Thursday, October 21, 2010
Bloomberg, Google 2.4% Rate Shows How $60 Billion Lost to Tax Loopholes
, by Jesse Drucker:
Google Inc. cut its taxes by $3.1 billion in the last three years using a technique that moves most of its foreign profits through Ireland and the Netherlands to Bermuda. Google’s income shifting -- involving strategies known to lawyers as the “Double Irish” and the “Dutch Sandwich” -- helped reduce its overseas tax rate to 2.4%, the lowest of the top five U.S. technology companies by market capitalization, according to regulatory filings in six countries.
“It’s remarkable that Google’s effective rate is that low,” said Martin A. Sullivan, a tax economist who formerly worked for the U.S. Treasury Department. “We know this company operates throughout the world mostly in high-tax countries where the average corporate rate is well over 20%.” The U.S. corporate income-tax rate is 35%. In the U.K., Google’s second-biggest market by revenue, it’s 28%.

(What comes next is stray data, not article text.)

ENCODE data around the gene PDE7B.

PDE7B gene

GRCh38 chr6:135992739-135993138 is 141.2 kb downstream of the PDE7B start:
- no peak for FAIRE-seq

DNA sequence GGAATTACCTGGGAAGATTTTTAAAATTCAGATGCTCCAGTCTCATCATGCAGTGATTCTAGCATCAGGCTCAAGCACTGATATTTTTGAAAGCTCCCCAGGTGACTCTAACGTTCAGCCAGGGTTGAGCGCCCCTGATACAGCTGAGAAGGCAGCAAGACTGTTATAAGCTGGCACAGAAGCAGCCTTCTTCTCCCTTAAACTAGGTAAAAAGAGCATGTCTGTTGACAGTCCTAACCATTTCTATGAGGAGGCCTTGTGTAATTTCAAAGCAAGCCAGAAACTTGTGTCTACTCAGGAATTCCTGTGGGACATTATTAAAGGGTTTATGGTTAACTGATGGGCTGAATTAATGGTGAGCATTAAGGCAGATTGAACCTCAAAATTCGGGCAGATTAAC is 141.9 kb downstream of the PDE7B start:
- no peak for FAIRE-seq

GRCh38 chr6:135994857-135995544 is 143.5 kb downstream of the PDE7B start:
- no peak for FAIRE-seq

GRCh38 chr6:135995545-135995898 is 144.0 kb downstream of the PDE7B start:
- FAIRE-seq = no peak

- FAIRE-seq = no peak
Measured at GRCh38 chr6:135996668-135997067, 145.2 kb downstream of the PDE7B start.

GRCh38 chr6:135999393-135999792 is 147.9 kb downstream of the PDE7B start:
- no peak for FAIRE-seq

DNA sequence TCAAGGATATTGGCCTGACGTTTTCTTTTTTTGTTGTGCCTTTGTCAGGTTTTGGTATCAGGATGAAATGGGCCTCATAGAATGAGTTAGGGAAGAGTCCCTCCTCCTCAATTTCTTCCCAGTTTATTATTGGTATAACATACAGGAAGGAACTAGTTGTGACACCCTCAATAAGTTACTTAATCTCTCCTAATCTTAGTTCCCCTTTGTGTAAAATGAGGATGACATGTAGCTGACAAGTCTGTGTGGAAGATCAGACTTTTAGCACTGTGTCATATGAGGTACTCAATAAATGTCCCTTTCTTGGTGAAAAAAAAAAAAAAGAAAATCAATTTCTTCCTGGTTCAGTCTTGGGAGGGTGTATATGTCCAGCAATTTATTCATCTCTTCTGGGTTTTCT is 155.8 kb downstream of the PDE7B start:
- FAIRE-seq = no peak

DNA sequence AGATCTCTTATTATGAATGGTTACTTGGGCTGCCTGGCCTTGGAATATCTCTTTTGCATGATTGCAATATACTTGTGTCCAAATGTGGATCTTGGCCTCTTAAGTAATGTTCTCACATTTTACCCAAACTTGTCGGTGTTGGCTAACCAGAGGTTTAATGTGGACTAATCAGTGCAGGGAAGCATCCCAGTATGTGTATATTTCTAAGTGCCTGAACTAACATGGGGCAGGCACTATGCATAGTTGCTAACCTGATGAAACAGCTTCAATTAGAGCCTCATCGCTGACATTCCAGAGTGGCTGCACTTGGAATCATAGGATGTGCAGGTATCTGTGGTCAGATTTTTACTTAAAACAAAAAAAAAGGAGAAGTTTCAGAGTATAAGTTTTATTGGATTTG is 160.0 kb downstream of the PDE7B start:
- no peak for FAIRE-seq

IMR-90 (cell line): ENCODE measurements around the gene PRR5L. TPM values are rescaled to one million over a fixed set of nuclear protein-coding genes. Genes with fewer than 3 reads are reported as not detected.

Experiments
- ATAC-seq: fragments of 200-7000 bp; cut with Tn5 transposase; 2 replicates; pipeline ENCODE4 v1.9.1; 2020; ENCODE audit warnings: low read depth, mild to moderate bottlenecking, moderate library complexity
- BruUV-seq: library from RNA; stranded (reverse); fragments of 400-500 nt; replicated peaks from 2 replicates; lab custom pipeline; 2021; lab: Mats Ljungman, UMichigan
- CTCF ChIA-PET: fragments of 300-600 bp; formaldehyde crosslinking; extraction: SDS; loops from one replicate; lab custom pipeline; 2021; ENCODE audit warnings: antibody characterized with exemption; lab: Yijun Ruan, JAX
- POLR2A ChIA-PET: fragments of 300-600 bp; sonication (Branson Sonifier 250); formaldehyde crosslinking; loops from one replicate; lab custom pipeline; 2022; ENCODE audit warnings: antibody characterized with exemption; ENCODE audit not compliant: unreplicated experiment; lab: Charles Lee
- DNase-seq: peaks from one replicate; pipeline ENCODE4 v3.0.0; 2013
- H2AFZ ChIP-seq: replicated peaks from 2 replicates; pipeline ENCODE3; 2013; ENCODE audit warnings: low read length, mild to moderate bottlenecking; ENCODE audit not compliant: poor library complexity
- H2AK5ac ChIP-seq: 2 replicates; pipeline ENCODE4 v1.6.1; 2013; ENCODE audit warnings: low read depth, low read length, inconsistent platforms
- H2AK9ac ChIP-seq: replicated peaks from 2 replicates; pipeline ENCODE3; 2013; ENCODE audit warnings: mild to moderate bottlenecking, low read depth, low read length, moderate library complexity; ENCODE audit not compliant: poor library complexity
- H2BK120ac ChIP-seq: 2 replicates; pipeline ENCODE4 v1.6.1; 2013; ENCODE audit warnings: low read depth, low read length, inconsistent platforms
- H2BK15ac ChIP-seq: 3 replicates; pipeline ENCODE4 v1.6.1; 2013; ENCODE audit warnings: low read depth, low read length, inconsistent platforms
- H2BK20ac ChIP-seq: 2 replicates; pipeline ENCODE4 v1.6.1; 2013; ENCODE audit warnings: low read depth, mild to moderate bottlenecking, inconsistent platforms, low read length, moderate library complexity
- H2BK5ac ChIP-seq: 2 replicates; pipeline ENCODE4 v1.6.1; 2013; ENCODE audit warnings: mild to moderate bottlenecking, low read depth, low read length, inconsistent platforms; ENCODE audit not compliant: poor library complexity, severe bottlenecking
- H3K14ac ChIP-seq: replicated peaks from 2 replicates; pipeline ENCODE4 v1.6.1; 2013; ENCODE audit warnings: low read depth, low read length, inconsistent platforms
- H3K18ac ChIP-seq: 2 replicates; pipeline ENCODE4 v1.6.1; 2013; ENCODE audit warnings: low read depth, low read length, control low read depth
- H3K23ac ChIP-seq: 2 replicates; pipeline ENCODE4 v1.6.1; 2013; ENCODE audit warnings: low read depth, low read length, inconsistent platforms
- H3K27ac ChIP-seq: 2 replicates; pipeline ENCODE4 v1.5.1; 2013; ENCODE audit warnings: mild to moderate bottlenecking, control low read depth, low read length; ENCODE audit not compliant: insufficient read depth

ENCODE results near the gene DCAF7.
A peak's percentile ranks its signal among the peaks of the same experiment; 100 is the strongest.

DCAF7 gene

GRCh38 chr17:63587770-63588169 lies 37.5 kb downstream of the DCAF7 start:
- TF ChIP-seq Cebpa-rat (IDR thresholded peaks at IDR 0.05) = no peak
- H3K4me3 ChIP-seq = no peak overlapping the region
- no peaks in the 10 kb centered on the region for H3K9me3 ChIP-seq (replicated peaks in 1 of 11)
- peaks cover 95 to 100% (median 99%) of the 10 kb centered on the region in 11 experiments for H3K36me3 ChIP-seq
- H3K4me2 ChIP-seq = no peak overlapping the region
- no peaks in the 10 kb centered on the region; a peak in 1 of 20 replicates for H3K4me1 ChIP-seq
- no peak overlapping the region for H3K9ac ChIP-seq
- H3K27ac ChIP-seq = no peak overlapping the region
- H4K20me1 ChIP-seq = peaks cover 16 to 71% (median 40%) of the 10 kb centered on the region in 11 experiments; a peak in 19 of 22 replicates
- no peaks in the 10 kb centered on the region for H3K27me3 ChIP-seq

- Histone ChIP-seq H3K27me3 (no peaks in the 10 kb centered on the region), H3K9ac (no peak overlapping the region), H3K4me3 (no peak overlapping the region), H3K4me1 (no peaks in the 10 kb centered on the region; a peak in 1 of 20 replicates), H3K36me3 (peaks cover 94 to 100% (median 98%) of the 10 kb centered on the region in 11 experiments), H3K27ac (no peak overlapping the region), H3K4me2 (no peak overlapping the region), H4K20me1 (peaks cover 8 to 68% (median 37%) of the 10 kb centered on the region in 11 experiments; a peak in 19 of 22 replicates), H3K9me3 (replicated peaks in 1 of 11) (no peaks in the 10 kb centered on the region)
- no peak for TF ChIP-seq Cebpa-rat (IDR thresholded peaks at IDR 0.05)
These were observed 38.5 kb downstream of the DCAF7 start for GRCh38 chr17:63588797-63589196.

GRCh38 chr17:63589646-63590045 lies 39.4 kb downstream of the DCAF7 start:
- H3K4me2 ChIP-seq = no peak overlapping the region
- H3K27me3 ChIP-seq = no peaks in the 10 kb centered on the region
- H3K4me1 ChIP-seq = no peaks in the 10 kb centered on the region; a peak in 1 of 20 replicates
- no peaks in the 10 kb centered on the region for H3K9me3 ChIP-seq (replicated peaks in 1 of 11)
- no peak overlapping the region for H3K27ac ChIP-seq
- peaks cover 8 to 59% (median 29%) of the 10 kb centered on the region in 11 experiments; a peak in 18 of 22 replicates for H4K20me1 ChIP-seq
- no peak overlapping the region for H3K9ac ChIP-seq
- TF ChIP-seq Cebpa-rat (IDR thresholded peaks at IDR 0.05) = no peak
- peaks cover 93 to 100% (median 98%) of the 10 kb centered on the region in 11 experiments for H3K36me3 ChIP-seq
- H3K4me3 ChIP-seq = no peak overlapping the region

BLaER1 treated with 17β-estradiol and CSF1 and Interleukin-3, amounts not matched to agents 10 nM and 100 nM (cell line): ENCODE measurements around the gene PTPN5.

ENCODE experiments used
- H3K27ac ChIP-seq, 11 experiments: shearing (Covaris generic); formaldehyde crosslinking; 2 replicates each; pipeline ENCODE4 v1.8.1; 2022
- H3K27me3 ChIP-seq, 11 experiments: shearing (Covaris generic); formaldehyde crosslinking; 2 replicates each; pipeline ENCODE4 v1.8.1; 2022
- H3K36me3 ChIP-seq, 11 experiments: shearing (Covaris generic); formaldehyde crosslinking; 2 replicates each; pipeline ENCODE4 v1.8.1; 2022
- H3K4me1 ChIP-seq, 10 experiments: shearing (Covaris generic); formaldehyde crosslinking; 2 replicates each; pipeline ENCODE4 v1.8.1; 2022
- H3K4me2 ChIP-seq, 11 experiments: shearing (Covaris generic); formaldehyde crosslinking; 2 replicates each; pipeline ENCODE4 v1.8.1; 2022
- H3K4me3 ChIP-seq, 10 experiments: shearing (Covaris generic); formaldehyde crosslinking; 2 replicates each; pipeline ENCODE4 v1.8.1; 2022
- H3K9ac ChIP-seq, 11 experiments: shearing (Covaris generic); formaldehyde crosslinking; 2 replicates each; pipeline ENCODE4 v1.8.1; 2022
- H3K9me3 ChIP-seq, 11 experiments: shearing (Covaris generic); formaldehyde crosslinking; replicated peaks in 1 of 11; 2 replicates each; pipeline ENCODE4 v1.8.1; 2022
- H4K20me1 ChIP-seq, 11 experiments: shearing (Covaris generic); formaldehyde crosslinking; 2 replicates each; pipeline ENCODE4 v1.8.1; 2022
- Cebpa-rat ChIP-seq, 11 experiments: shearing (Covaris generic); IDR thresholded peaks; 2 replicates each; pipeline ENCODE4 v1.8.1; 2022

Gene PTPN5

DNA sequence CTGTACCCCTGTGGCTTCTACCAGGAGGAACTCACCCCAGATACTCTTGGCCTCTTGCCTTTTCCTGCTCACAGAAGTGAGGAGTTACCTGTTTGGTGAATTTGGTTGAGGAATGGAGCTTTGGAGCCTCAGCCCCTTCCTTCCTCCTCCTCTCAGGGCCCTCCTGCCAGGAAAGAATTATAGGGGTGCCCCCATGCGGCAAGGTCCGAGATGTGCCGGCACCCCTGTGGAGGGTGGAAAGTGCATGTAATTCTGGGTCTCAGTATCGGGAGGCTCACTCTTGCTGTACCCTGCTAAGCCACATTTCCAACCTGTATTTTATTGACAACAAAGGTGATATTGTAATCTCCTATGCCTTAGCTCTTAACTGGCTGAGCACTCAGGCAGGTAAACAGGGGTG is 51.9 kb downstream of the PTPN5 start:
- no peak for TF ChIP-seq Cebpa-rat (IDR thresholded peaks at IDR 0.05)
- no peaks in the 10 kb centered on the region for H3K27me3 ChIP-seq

Google, the owner of the world’s most popular search engine, uses a strategy that has gained favor among such companies as Facebook Inc. and Microsoft Corp. The method takes advantage of Irish tax law to legally shuttle profits into and out of subsidiaries there, largely escaping the country’s 12.5% income tax.
The earnings wind up in island havens that levy no corporate income taxes at all. Companies that use the Double Irish arrangement avoid taxes at home and abroad.